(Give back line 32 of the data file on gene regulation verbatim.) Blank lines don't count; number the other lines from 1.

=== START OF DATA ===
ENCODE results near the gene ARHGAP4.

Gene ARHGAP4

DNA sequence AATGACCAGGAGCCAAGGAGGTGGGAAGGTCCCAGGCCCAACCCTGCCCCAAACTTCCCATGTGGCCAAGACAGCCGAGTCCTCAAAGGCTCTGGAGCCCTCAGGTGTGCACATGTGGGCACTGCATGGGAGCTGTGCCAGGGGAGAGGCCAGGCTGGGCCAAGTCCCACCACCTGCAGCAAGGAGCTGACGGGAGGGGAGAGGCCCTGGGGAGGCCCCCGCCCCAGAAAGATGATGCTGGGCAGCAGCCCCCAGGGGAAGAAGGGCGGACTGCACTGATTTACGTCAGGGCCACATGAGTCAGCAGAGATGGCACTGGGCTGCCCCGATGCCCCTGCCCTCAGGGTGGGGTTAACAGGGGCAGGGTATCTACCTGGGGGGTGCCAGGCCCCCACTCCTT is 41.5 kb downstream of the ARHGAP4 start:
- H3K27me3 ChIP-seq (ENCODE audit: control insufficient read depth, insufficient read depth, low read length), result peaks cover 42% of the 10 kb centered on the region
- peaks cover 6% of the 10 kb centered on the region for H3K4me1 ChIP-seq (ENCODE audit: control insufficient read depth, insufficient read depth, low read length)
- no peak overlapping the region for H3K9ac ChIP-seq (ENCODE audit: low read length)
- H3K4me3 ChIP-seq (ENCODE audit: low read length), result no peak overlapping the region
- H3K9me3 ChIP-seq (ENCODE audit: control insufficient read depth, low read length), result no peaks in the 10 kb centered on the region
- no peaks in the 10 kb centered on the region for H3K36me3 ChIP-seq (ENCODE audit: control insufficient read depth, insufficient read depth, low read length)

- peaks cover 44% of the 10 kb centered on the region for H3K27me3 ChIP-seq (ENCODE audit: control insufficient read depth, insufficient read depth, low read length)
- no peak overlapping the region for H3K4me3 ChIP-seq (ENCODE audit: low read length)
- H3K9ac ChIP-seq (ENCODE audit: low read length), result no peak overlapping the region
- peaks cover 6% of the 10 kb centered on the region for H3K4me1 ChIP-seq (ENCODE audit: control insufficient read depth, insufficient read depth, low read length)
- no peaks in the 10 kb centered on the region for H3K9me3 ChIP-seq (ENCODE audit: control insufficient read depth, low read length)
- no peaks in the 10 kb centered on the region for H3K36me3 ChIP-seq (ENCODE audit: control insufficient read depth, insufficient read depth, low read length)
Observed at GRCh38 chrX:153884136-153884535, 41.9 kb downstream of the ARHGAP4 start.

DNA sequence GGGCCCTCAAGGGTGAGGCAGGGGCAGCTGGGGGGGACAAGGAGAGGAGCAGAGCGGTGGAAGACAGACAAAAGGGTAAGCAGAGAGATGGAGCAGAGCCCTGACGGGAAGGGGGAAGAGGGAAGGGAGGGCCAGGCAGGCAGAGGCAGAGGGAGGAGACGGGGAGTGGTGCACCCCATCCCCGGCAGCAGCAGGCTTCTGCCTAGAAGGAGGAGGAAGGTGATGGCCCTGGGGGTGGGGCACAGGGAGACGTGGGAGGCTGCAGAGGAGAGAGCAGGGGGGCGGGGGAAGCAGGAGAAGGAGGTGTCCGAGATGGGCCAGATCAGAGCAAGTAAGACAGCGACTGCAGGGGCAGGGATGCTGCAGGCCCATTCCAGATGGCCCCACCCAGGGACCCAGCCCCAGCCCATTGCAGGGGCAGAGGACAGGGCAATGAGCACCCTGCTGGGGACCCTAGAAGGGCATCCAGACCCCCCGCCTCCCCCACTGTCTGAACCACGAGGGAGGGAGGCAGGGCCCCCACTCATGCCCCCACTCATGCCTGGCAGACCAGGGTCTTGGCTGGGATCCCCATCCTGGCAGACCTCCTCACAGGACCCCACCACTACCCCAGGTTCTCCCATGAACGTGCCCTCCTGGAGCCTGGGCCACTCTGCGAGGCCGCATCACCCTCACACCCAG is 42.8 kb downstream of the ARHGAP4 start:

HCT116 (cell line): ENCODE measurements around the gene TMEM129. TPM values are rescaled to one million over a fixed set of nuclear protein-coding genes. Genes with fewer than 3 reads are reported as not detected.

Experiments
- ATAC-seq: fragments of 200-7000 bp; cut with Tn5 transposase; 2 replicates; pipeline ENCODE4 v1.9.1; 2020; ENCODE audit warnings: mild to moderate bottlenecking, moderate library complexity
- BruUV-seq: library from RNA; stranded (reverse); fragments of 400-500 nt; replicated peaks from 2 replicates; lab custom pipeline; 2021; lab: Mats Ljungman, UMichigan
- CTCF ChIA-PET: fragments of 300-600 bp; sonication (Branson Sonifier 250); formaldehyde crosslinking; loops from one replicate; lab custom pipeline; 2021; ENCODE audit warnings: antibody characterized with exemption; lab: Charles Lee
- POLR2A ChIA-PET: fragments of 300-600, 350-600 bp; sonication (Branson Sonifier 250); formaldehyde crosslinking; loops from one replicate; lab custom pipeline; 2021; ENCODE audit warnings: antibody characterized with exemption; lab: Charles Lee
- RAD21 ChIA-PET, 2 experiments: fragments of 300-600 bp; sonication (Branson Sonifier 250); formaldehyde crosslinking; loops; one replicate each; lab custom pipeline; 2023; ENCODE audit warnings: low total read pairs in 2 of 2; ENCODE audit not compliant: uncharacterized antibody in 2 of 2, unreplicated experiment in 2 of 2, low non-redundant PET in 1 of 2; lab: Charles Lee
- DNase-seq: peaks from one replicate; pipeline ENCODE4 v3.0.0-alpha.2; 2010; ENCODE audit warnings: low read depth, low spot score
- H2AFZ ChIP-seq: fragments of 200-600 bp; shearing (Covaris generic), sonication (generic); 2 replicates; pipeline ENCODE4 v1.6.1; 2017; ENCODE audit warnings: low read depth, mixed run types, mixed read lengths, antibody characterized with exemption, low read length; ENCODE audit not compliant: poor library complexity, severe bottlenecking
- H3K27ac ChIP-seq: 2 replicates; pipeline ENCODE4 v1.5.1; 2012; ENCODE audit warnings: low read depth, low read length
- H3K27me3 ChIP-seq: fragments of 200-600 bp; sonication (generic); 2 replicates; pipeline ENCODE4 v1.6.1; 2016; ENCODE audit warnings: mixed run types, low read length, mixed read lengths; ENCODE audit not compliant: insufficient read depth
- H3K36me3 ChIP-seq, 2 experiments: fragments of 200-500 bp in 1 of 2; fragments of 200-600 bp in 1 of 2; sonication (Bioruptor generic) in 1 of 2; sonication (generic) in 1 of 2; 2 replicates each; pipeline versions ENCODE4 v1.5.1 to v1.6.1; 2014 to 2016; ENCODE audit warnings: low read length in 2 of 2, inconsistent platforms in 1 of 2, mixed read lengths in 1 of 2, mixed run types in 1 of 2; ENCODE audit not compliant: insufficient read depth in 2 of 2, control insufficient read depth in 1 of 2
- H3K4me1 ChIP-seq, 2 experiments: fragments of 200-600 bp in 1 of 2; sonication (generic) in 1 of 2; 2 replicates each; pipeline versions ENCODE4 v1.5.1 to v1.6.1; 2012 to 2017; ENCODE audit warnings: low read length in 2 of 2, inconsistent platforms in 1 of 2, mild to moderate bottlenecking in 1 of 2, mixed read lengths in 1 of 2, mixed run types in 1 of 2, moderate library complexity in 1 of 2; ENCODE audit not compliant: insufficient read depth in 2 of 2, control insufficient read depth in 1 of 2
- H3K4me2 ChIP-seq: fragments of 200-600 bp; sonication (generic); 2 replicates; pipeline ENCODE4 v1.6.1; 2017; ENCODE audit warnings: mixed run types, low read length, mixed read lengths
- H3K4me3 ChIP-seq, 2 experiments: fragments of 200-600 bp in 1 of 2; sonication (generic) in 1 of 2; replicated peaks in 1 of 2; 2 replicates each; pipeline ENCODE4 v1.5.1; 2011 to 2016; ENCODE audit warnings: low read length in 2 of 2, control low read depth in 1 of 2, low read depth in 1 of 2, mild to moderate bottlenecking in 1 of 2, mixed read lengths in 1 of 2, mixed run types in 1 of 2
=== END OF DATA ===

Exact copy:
- H3K4me3 ChIP-seq, 2 experiments: fragments of 200-600 bp in 1 of 2; sonication (generic) in 1 of 2; replicated peaks in 1 of 2; 2 replicates each; pipeline ENCODE4 v1.5.1; 2011 to 2016; ENCODE audit warnings: low read length in 2 of 2, control low read depth in 1 of 2, low read depth in 1 of 2, mild to moderate bottlenecking in 1 of 2, mixed read lengths in 1 of 2, mixed run types in 1 of 2